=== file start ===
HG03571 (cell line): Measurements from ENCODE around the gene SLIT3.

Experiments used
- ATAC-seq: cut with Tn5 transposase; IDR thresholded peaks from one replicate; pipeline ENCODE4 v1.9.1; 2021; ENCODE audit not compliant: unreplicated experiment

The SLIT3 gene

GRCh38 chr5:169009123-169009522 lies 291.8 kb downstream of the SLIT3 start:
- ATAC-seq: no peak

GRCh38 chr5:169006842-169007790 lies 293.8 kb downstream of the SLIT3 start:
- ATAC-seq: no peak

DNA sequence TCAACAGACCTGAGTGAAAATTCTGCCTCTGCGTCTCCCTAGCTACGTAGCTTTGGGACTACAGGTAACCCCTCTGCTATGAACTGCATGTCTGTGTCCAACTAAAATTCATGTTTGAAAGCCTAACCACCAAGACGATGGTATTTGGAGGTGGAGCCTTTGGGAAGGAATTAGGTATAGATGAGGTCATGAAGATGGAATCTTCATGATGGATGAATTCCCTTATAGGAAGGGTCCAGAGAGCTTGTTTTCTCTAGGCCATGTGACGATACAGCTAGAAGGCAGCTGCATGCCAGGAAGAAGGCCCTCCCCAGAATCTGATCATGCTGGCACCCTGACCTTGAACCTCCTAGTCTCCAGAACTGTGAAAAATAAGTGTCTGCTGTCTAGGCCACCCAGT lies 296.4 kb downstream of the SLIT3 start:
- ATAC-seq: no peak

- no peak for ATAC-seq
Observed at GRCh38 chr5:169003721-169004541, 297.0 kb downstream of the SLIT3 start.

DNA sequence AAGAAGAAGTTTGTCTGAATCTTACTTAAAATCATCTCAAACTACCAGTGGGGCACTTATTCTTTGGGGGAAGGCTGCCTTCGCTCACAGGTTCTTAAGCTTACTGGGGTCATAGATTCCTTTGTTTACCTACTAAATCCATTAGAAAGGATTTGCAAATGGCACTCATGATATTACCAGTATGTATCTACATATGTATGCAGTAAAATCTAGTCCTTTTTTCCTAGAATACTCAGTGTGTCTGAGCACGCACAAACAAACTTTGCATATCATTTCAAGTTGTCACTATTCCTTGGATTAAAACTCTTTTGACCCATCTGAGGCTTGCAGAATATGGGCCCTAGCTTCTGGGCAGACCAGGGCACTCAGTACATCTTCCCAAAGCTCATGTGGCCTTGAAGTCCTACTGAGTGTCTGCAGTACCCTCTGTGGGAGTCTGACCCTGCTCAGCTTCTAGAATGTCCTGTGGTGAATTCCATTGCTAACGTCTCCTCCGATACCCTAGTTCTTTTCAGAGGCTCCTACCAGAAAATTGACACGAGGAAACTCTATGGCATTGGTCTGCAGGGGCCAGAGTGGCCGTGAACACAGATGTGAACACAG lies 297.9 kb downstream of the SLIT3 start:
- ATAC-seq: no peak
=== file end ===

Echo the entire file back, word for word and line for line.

HG03571 (cell line): Measurements from ENCODE around the gene SLIT3.

Experiments used
- ATAC-seq: cut with Tn5 transposase; IDR thresholded peaks from one replicate; pipeline ENCODE4 v1.9.1; 2021; ENCODE audit not compliant: unreplicated experiment

The SLIT3 gene

GRCh38 chr5:169009123-169009522 lies 291.8 kb downstream of the SLIT3 start:
- ATAC-seq: no peak

GRCh38 chr5:169006842-169007790 lies 293.8 kb downstream of the SLIT3 start:
- ATAC-seq: no peak

DNA sequence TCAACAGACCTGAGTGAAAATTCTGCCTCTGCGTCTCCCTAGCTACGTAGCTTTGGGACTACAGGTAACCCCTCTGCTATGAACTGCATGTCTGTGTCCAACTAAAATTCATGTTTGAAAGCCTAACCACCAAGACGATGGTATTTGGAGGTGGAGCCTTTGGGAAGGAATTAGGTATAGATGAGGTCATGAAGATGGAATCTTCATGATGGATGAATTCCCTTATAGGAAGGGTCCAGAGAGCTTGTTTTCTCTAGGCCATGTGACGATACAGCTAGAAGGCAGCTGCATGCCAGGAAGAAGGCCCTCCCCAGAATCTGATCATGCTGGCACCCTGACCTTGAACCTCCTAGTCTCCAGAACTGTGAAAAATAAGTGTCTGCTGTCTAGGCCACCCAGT lies 296.4 kb downstream of the SLIT3 start:
- ATAC-seq: no peak

- no peak for ATAC-seq
Observed at GRCh38 chr5:169003721-169004541, 297.0 kb downstream of the SLIT3 start.

DNA sequence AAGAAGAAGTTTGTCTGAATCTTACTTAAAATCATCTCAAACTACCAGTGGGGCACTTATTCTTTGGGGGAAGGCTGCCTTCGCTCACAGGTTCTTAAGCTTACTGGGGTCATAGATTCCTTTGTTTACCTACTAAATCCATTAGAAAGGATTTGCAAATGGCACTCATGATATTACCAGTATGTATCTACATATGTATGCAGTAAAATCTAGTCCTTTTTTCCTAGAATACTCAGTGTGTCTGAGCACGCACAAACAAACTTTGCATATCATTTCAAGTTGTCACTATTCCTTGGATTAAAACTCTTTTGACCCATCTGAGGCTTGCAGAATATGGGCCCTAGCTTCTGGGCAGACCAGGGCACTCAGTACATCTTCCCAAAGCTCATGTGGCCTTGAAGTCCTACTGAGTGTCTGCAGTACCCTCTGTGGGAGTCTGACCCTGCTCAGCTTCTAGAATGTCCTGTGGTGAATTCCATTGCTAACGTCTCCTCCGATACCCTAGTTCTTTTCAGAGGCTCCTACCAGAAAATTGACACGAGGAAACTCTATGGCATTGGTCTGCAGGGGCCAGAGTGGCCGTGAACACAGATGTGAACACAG lies 297.9 kb downstream of the SLIT3 start:
- ATAC-seq: no peak